It’s probably safe to say that an ad campaign aimed at the Jackass crowd (males 18-24) has never before quoted the poetry of Walt Whitman so extensively (if at all). So naysayers might be moved to dismiss this raw, exciting — even brainy — new Levi’s work, the first from Wieden + Kennedy, as pretentious.
Of course, “pretentious” is my middle name. So I’ll cop to the fact that reviewing ads for jeans rooted in the gritty, but optimistic (and surprisingly sticky) language and poetry of 19th-century America (when Levi’s got its start in the West) fills me with manic, Ed Grimley-like energy.
Why talk about the rebels of the 1960s (yawn) when you can go back to the 1860s? Old Walt, of course, was a bit crazed himself. As he said, he sang to the body electric. So the campaign’s use of his groundbreaking free verse in Leaves of Grass, and its suggestion of the American frontier with its pioneers and early industrialists, provides a uniquely rich and authentic atmosphere.
The campaign, which breaks around July 4th, has an online component — at Levi’s/Goforth.com — that lets you “author” and/or edit the Constitution. It’s like American Idol for U.S. history geeks. It turns the foremost text of independence into a kind of informal, fun document, even explaining in one section that things might have gone differently for the Founding Fathers, who “tried to make it work and totally would have been open to counseling if only the King had tried even a little bit.”
The work, which includes two films for in-cinema, TV, online, print and a big outdoor component — including bus shelters and wild postings — is visually engaging even for those who don’t necessarily want a lesson in the Gilded Age. I love the look of the handmade type, which helps give the words an urgent, personal feel. (“All I need is all I got,” for example, which is a coping manifesto for millennials.) The imperfect bendy letters convey a vibrant energy that provides a nice, low-tech balance to all the new-media elements and also gives the disparate pieces an eye-pleasing coherence. (There are also clever hand-drawn “buttons” underneath the online video.) The font, also used in the print and TV work, varies slightly for each execution.
The new tagline, “Go forth,” sounds like a more Biblical version of “Just do it.” It was taken from a recruiting poster that explorer Ernest Shackleton issued seeking crew members for an expedition to the North Pole in the early 1900s. It’s a crusader-ish marching order that covers all the bases, from “Go west, young man,” to “Go forth and multiply” (which gets a bit too Biblical for Levi’s wearers).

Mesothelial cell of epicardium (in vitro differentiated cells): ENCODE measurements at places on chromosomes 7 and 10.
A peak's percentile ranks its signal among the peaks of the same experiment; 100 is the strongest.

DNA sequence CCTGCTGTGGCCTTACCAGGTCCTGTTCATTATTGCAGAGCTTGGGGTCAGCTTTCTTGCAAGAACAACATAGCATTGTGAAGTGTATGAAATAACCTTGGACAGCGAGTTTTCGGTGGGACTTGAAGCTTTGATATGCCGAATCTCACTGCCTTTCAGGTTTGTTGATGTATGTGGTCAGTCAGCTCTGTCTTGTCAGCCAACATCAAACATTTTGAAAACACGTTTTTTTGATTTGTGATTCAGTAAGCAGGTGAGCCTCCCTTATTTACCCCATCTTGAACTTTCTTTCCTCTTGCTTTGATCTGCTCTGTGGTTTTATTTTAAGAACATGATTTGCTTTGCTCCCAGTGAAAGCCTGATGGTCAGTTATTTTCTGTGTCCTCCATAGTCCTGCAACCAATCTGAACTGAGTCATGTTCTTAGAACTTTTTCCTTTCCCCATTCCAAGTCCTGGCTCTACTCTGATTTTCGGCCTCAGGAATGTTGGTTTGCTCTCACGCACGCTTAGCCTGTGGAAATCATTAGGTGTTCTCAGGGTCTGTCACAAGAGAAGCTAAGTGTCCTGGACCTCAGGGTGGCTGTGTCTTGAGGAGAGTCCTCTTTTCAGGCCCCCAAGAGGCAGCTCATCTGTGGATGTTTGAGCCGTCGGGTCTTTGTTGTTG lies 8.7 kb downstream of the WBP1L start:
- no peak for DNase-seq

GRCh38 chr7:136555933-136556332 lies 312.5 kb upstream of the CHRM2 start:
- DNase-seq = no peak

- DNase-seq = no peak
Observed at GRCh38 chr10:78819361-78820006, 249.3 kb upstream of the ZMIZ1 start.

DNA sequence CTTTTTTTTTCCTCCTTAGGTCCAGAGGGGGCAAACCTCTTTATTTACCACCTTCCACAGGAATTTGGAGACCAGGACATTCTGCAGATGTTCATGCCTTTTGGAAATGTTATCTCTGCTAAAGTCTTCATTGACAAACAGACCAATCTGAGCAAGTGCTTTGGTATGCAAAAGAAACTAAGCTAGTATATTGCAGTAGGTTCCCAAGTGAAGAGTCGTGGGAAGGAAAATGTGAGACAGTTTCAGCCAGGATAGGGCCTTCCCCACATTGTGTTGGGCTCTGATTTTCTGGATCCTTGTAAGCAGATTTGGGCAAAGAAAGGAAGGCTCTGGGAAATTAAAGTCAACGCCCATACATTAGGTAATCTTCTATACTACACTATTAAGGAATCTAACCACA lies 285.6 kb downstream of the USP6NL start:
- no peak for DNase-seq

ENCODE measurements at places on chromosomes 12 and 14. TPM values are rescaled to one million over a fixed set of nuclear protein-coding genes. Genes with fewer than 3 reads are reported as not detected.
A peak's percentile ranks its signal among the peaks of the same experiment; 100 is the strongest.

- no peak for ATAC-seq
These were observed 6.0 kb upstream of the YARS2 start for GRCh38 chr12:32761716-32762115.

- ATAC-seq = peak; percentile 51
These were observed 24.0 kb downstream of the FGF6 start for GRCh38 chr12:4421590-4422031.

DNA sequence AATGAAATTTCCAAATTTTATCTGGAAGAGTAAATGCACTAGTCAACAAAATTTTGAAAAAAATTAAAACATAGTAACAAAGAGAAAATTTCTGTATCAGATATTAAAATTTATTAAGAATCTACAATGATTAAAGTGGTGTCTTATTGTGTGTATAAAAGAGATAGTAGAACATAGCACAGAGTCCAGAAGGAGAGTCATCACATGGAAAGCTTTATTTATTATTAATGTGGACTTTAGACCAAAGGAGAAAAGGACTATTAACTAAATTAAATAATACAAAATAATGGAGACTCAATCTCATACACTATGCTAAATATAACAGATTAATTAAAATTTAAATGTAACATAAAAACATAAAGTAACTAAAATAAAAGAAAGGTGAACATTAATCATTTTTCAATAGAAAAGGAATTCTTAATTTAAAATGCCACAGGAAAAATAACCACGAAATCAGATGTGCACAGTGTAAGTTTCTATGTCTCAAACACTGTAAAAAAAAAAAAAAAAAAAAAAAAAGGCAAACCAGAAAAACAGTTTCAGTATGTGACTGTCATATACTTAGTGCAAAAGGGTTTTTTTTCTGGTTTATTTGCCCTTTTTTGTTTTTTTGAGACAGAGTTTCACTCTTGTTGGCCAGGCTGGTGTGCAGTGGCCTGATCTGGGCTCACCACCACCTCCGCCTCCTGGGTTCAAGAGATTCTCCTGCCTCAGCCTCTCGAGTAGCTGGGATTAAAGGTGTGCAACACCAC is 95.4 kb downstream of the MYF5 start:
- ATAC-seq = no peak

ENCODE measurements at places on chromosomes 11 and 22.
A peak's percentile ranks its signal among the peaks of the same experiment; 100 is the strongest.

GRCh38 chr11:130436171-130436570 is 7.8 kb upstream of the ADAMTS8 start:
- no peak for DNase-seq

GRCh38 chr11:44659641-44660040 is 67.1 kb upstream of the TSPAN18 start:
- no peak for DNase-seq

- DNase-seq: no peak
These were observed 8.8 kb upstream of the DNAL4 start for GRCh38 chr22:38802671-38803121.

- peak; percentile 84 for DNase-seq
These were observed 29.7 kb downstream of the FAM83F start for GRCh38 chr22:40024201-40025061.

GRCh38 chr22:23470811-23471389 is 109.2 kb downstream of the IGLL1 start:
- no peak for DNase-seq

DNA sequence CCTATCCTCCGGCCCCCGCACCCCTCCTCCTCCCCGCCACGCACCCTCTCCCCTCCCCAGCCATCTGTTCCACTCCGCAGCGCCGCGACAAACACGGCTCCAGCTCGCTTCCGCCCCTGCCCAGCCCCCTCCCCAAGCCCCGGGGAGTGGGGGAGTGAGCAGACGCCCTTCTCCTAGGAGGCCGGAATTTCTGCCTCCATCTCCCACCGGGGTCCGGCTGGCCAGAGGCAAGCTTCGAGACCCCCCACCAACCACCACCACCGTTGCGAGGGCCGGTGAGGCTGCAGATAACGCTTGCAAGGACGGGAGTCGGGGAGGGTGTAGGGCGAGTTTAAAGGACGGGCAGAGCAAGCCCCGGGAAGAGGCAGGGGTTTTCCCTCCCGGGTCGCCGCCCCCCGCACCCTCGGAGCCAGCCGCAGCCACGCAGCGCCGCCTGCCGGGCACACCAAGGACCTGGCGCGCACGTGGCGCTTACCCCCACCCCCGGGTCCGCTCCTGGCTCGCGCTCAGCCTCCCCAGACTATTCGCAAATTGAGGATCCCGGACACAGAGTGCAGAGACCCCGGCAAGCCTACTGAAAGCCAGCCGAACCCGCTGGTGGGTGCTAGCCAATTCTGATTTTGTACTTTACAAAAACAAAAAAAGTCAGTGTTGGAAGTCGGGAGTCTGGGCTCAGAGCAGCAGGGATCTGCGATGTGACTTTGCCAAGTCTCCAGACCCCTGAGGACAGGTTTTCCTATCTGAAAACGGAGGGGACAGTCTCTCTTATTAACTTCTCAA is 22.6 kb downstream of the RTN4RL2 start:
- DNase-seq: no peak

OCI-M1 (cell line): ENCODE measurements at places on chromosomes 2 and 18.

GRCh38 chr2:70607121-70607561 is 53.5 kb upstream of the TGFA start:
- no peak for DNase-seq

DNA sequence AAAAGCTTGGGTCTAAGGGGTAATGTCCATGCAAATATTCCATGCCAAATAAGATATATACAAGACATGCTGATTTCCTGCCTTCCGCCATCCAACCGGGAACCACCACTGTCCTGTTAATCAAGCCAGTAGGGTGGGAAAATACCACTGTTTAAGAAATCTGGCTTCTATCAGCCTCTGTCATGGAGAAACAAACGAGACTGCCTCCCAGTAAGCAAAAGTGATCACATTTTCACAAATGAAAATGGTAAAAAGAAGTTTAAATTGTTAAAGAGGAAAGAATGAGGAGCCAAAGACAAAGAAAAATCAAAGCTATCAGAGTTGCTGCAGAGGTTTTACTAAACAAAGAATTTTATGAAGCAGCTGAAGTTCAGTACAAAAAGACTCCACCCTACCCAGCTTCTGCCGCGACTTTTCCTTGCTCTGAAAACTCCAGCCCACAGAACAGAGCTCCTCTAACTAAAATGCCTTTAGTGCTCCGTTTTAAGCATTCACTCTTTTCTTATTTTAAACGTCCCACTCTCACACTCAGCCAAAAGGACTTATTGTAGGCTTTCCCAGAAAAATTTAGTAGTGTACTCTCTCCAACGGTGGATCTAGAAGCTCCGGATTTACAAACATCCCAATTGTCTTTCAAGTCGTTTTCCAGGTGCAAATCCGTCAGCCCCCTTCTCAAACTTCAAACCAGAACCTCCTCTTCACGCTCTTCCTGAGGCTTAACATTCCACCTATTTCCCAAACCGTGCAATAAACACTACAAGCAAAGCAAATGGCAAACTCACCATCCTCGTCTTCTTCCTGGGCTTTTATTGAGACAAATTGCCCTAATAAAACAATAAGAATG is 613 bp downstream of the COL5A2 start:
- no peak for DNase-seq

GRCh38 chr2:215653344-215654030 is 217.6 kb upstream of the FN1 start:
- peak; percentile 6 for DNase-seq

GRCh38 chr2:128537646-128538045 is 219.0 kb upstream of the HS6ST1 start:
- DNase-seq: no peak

The black-and-white “America” spot, launched July 4, is dark and deep. It opens on the word “America” in lit-up letters that literally sink underwater (like all those home mortgages and car loans!). Directed by young American filmmaker Cary Fukunaga, it shows ominous images of running kids and firecrackers popping and illuminating the night. But it also presents a “new” day — and this is where the hard work and good sense of the millennial generation is supposed to kick in. The audio, according to info on the Levi’s site, is “widely believed to be” an original wax recording of Whitman reading four lines of his 1888 poem America. As he recites them, inspiring handwritten words appear on the screen. The unexpected weirdness of the verse, antique voice and the crackling on the track really demand our attention.
The photographer for the print work is Ryan McGinley, “the” hipster artist of the moment, and his work has an almost eerie, kinetic feel to it. He also shot the “We are animals” work for Wrangler in Europe, which just won the print Grand Prix at Cannes, and I’ve got to say that the Levi’s stuff is a bit cheerier, more playful — and less sexy; I think it will probably have less of an impact than the Wrangler photos.
The most successful part of the campaign remains to be created. On the site a section called “The New Americans” asks users to submit videos, images, thoughts and feelings about the U.S. to create a contemporary, interactive portrait of the country. It’s the Levi’s-sponsored answer to the Works Progress Administration, which put writers and artists to work by the thousands during the Depression — and also gave us great new public works of art. The most successful entrants will be eligible for grants of up to $5,000.
So, history comes full circle: President Obama represents our own time of New Progressives after the Bush Gilded Age. And Levi’s, invented for gold miners outside San Francisco, now belongs to global miners of the Internet (which had its own gold rush in San Francisco in the late 1990s).
And to a generation facing one of the worst job outlooks in history, the 5,000 Benjamins will seem pretty intriguing, regardless of whether Whitman speaks to them.